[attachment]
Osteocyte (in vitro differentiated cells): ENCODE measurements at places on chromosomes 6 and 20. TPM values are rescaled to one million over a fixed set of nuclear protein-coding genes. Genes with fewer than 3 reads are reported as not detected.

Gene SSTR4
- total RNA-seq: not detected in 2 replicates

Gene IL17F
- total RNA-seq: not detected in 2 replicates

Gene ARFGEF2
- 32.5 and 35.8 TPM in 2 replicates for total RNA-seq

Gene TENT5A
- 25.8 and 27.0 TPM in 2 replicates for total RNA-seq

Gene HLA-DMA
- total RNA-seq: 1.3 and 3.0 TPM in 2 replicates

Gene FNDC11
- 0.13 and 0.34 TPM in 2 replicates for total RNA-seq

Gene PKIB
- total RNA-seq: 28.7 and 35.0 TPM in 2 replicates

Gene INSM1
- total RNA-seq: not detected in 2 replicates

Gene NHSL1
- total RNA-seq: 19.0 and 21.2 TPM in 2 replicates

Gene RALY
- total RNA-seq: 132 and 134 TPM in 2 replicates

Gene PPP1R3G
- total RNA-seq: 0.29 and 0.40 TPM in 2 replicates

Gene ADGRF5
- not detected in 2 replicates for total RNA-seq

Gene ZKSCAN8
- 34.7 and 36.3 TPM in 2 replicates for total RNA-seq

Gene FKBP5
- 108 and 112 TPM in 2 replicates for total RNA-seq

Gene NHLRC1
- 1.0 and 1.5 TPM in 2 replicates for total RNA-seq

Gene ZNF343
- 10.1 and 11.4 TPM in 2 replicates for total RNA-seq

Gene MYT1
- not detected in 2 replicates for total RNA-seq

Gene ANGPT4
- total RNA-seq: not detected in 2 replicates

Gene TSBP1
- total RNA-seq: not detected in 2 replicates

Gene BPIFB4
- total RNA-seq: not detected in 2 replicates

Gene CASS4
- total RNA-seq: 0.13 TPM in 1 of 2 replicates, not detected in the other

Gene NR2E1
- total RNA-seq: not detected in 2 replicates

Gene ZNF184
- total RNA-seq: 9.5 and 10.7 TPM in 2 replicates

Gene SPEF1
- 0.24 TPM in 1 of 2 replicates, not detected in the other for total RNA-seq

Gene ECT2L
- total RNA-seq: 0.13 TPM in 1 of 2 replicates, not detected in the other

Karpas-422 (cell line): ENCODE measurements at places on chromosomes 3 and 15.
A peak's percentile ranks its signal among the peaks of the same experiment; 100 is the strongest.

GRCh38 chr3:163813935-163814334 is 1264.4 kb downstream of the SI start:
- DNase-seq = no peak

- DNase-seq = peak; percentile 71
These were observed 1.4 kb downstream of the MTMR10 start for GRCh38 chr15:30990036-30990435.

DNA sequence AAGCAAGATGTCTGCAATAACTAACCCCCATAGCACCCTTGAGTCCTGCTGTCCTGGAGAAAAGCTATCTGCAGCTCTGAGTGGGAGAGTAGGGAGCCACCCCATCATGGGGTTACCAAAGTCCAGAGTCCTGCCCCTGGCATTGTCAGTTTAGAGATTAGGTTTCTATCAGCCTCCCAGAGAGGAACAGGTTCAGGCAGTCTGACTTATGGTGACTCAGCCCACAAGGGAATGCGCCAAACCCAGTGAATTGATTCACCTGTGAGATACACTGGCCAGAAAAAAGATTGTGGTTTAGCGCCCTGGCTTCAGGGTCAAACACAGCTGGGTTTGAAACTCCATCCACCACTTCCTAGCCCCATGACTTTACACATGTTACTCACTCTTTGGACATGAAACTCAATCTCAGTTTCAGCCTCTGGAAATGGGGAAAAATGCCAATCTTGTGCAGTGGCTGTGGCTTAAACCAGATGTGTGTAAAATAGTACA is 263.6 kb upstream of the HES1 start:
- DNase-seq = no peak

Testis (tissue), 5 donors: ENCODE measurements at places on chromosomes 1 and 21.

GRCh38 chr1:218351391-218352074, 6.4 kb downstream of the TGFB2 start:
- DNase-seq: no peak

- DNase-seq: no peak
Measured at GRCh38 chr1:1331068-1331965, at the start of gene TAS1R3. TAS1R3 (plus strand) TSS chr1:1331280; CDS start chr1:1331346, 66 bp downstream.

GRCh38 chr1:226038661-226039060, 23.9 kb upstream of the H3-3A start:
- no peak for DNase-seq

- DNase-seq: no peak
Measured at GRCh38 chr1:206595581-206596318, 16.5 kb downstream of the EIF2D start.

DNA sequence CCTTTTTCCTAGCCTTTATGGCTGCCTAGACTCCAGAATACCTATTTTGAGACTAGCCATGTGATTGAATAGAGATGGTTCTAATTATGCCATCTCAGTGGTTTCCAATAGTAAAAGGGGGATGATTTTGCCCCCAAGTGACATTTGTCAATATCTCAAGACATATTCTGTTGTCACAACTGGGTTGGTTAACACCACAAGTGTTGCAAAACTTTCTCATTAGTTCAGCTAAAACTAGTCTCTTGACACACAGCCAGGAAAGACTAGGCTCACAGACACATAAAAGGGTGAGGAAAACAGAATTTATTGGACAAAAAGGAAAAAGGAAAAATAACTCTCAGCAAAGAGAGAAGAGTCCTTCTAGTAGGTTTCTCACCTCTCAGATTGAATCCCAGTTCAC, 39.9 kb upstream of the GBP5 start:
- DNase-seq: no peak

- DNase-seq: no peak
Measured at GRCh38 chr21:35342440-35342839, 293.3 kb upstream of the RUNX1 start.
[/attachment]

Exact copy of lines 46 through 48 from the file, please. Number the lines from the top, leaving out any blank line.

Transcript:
Gene ZNF184
- total RNA-seq: 9.5 and 10.7 TPM in 2 replicates

Gene SPEF1